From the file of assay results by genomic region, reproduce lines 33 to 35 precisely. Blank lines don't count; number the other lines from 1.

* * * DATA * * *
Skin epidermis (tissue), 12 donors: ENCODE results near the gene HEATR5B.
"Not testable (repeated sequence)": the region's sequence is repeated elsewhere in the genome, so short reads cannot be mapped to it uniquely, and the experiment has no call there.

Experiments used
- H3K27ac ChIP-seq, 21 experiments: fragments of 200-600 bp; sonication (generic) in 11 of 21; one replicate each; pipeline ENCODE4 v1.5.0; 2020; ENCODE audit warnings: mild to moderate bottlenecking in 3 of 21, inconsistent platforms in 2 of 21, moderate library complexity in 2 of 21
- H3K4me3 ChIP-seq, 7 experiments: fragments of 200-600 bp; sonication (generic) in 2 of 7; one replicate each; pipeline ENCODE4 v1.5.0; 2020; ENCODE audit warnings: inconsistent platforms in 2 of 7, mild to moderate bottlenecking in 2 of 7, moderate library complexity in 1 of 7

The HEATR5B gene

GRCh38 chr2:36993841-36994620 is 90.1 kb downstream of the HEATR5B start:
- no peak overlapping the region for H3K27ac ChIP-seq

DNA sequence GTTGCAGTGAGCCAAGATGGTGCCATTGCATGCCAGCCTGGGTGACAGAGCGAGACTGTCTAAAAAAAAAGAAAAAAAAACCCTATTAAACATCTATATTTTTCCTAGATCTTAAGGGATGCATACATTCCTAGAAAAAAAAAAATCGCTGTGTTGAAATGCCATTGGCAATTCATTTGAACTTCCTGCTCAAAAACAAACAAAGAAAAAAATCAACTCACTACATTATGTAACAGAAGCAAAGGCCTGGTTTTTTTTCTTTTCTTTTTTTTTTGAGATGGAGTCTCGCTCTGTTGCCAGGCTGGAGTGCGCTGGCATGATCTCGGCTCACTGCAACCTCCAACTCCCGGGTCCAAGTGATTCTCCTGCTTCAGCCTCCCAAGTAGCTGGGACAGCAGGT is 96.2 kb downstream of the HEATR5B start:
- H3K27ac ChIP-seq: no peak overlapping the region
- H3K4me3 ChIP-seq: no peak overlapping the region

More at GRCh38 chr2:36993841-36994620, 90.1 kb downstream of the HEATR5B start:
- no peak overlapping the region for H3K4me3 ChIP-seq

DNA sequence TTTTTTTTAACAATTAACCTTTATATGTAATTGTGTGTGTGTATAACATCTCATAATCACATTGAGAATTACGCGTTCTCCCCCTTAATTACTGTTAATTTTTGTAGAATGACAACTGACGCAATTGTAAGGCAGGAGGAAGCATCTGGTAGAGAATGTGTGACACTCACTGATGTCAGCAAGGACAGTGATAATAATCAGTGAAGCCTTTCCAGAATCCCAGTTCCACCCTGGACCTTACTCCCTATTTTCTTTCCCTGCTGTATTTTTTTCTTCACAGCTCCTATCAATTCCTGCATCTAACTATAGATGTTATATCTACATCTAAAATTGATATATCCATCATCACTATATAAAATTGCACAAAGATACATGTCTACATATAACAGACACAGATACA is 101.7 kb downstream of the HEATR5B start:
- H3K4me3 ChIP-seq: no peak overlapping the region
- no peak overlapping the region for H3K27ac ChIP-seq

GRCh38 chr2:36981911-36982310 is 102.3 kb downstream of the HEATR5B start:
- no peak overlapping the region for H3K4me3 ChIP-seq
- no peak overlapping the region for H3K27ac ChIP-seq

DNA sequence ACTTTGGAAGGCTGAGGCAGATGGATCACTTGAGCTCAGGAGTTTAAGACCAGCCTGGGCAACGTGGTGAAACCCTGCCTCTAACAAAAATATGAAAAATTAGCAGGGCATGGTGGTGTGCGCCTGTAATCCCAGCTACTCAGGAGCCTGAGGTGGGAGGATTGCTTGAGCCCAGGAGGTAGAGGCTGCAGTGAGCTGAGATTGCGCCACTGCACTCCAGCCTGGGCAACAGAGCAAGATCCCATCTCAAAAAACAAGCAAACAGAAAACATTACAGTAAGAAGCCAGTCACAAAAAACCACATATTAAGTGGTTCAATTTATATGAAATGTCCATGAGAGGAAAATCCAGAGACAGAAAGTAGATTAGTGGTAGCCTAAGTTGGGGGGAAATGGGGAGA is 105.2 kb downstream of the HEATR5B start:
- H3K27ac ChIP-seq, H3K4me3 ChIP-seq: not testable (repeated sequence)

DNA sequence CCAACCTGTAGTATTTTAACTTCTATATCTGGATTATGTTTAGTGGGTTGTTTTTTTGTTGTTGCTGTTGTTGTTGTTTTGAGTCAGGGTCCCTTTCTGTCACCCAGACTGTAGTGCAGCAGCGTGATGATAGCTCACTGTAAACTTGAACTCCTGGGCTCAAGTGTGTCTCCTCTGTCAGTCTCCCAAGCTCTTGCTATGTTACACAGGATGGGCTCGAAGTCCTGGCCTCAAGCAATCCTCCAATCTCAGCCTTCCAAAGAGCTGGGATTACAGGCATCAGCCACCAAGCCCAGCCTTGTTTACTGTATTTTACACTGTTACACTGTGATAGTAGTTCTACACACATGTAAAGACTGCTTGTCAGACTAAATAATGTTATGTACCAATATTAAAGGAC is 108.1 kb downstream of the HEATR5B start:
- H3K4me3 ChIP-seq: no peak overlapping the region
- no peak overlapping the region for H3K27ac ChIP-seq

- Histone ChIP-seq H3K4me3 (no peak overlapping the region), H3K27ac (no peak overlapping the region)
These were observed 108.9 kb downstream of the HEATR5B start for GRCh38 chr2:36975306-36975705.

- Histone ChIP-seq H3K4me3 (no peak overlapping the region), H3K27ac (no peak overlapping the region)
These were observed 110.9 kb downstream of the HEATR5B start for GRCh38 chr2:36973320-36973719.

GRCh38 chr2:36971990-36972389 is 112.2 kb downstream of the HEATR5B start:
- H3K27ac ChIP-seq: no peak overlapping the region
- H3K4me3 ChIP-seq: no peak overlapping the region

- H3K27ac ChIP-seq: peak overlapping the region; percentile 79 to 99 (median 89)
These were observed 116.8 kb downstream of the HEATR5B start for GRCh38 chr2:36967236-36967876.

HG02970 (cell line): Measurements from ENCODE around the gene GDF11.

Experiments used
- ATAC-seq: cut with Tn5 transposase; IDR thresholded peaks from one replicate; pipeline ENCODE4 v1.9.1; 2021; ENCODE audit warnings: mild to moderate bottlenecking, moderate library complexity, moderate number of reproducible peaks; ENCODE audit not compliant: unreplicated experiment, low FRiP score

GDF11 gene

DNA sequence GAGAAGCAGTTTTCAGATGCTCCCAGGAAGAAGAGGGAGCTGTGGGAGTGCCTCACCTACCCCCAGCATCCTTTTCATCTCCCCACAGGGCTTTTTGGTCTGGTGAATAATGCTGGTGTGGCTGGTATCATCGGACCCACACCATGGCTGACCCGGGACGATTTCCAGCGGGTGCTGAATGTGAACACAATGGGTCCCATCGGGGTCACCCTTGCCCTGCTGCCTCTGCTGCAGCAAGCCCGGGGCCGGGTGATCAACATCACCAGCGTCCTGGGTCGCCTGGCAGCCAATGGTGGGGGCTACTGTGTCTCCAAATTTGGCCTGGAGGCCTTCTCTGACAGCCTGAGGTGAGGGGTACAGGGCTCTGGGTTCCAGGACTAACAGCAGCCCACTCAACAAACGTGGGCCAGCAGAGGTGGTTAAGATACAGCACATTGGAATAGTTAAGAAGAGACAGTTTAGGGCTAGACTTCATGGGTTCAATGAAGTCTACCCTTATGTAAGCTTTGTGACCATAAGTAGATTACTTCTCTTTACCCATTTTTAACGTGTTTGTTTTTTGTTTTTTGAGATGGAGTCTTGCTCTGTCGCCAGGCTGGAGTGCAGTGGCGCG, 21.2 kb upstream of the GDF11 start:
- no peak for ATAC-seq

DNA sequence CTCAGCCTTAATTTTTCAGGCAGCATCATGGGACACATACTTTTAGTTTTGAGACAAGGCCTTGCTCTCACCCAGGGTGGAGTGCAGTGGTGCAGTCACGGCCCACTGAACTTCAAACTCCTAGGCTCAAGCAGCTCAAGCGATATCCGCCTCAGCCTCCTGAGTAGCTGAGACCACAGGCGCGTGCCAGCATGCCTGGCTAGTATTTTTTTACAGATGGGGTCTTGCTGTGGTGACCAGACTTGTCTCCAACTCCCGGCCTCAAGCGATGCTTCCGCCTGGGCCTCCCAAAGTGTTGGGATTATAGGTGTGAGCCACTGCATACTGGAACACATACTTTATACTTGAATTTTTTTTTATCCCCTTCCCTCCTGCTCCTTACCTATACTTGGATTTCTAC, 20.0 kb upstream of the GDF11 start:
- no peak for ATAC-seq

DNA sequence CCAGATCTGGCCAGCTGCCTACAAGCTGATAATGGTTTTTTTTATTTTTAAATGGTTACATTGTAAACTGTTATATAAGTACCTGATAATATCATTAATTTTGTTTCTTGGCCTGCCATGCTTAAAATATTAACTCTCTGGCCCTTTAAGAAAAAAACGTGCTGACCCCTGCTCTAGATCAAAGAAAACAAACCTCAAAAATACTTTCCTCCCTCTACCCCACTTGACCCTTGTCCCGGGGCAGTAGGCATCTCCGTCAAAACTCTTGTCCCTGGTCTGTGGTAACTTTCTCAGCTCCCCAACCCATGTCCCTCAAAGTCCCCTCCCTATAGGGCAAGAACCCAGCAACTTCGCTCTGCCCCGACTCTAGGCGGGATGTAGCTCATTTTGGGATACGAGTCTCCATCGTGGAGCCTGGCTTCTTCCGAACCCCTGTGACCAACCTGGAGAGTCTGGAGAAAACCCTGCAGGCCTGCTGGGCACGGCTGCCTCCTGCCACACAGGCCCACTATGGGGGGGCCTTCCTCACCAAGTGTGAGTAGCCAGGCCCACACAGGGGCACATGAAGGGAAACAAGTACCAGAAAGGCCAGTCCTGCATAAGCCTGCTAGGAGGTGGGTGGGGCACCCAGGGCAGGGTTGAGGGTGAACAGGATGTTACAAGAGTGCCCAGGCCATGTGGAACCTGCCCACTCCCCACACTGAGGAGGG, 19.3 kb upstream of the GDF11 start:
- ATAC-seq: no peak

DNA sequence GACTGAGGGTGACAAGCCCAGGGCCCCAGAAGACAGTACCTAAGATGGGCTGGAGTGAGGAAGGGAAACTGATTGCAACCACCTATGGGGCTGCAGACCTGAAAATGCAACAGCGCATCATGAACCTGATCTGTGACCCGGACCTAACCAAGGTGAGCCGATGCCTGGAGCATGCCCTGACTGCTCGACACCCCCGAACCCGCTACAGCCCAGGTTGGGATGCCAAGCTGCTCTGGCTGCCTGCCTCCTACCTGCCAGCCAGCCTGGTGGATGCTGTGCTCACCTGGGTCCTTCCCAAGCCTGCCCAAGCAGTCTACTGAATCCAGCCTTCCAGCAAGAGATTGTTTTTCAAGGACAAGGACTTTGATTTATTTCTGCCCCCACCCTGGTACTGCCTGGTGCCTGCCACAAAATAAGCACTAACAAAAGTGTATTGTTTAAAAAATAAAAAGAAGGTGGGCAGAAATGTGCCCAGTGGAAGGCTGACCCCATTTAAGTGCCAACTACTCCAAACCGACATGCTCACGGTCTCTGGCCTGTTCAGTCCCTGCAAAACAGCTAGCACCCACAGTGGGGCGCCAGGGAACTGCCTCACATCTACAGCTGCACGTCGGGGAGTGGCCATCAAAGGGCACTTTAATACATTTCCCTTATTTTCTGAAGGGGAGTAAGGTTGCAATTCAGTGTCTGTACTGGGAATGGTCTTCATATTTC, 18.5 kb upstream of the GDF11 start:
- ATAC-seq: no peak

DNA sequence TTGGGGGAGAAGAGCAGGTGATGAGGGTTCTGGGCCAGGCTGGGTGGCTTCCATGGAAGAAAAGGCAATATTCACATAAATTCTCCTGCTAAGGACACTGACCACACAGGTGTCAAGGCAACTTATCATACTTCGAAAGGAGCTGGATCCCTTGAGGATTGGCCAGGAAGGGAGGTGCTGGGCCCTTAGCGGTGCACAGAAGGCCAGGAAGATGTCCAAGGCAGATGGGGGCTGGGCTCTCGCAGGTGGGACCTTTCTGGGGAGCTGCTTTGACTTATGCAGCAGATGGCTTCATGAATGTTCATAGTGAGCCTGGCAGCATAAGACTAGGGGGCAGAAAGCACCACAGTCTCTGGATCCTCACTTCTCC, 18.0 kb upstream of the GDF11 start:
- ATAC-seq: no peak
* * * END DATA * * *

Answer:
These were observed 116.8 kb downstream of the HEATR5B start for GRCh38 chr2:36967236-36967876.

HG02970 (cell line): Measurements from ENCODE around the gene GDF11.

Experiments used